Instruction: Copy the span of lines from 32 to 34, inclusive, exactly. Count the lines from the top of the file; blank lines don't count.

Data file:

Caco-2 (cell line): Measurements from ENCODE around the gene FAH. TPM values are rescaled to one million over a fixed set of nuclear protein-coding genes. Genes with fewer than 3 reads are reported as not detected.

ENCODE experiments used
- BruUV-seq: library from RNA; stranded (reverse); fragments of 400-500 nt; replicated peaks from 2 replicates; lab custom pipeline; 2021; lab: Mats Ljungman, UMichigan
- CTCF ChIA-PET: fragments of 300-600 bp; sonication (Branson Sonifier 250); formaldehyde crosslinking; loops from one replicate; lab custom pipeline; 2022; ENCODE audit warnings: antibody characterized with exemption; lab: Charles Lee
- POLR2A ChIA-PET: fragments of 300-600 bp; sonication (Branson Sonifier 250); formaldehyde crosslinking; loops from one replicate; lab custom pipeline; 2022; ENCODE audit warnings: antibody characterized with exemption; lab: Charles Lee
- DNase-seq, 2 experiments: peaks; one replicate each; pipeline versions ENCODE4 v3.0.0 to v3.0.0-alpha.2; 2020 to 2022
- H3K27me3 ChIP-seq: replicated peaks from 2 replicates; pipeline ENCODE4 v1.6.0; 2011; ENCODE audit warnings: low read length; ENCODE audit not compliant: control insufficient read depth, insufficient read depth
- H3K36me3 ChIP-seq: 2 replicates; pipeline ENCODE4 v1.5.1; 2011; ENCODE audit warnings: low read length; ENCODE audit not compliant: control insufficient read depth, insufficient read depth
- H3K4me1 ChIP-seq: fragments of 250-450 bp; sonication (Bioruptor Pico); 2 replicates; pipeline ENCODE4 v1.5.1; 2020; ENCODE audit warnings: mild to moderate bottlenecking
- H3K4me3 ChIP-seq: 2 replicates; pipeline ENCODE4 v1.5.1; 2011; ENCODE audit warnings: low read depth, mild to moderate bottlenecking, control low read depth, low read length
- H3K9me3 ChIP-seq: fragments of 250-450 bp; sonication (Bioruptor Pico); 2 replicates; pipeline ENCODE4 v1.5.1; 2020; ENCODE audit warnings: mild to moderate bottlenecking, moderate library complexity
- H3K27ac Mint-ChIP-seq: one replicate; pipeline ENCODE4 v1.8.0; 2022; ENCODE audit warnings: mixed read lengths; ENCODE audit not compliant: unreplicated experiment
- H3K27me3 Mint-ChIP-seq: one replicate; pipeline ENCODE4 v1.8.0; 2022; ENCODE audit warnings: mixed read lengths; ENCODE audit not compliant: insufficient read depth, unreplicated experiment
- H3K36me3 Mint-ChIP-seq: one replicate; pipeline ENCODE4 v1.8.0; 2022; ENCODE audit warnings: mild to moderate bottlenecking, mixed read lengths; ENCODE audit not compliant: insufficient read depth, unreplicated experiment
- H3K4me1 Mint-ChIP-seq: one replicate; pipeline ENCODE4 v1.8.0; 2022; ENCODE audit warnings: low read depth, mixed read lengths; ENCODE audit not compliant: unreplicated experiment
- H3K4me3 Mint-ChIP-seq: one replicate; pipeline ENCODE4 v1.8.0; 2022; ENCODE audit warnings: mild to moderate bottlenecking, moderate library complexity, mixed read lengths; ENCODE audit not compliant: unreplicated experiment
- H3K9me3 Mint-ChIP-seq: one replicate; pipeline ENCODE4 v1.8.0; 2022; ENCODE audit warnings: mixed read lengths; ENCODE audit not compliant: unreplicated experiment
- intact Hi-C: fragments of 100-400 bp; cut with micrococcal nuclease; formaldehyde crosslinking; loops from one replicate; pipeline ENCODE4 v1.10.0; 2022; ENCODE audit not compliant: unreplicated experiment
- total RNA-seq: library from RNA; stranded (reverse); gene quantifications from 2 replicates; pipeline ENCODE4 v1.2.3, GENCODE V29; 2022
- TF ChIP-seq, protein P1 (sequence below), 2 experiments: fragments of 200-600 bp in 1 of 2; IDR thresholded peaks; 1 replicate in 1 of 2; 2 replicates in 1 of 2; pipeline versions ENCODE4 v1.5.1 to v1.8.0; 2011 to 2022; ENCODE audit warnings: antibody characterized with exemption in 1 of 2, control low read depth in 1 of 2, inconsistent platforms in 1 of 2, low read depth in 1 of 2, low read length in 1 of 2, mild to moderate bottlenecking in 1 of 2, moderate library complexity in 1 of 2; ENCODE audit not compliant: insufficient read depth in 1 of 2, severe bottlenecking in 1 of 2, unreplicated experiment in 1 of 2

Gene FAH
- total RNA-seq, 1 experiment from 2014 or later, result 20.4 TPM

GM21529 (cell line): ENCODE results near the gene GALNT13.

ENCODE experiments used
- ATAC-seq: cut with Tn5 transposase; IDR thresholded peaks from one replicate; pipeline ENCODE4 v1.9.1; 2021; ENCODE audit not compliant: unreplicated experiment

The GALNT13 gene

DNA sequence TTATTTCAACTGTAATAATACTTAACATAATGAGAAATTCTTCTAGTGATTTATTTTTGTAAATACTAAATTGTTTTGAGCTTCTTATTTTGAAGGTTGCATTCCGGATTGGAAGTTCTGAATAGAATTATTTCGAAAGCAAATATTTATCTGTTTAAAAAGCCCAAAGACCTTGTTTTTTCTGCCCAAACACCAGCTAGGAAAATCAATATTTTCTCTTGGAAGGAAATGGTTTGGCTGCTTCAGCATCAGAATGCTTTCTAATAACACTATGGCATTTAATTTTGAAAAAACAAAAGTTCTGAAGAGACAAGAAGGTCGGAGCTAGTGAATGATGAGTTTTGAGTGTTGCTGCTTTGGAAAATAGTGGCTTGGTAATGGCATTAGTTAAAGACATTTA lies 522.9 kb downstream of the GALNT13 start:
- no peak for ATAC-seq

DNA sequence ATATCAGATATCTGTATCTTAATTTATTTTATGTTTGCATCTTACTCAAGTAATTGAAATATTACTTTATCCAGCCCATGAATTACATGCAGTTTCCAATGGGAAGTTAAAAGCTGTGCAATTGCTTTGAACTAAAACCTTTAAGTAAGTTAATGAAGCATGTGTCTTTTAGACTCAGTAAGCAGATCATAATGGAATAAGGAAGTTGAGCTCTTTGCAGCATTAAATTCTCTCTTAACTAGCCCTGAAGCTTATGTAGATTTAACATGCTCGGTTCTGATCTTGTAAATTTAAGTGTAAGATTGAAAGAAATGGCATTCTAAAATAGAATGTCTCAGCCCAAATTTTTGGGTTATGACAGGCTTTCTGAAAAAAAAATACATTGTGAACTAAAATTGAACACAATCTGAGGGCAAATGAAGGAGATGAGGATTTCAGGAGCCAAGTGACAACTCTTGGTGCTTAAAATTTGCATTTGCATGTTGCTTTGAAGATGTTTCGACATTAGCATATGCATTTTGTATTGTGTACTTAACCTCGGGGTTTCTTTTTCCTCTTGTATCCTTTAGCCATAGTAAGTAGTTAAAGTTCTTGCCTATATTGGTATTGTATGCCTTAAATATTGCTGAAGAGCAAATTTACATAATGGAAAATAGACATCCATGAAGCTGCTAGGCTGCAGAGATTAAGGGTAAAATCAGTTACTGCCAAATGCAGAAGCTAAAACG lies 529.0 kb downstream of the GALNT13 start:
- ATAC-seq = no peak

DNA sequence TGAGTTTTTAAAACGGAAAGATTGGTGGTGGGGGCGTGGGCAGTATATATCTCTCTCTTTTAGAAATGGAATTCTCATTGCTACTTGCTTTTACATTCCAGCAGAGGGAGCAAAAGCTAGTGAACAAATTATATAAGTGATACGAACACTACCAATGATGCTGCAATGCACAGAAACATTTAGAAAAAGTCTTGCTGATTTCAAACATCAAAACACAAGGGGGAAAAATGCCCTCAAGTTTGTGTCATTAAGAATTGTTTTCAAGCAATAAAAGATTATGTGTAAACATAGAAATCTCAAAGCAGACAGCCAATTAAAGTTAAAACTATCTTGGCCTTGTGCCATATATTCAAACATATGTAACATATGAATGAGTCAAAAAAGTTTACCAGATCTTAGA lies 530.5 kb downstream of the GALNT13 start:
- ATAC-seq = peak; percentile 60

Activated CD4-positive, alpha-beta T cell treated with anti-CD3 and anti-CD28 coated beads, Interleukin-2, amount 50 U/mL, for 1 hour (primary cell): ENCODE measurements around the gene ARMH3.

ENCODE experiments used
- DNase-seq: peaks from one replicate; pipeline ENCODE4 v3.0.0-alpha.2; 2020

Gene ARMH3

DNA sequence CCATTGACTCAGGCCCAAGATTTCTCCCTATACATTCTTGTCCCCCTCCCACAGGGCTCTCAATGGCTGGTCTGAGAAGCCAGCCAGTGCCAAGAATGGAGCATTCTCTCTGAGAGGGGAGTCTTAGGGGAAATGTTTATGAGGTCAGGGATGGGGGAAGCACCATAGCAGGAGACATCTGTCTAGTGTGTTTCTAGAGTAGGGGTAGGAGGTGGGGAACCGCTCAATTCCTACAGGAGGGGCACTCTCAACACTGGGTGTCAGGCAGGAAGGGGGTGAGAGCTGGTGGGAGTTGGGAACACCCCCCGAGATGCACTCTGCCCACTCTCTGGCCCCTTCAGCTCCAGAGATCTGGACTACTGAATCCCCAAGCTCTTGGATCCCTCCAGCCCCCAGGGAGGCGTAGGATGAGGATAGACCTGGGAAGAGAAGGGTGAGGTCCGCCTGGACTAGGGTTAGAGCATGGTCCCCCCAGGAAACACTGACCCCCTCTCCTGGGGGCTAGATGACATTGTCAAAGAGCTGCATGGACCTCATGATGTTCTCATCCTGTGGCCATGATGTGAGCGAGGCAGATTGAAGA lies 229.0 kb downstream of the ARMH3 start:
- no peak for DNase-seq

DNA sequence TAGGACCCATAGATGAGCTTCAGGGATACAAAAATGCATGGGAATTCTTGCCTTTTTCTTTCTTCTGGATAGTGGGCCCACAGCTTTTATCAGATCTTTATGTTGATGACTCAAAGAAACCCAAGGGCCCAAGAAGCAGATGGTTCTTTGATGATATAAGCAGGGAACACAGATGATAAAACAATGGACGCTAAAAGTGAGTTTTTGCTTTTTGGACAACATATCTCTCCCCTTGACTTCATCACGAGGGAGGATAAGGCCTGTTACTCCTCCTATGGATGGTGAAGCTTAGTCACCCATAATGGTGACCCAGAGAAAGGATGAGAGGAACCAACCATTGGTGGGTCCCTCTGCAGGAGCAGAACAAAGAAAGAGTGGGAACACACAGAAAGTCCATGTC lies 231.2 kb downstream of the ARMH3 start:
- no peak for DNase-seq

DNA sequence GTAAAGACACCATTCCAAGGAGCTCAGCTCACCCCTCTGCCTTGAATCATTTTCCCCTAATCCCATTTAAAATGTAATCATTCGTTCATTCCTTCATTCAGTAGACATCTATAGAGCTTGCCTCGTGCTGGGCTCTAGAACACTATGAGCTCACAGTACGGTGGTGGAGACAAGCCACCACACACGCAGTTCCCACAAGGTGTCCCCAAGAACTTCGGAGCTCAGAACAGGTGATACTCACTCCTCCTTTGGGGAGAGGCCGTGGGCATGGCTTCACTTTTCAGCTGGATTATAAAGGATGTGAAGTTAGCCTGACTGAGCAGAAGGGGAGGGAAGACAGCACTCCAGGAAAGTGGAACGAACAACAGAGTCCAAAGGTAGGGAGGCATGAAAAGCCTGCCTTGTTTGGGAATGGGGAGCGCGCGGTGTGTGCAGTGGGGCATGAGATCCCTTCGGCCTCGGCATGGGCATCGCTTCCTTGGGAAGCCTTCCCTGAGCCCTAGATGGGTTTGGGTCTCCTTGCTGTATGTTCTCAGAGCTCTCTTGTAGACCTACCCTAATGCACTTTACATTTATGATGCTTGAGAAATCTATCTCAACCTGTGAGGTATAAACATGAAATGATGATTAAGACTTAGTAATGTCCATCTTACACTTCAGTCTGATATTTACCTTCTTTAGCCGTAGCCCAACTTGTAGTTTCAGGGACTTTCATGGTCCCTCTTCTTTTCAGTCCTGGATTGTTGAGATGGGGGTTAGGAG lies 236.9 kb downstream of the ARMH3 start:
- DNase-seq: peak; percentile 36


- ATAC-seq = peak; percentile 60

Activated CD4-positive, alpha-beta T cell treated with anti-CD3 and anti-CD28 coated beads, Interleukin-2, amount 50 U/mL, for 1 hour (primary cell): ENCODE measurements around the gene ARMH3.

ENCODE experiments used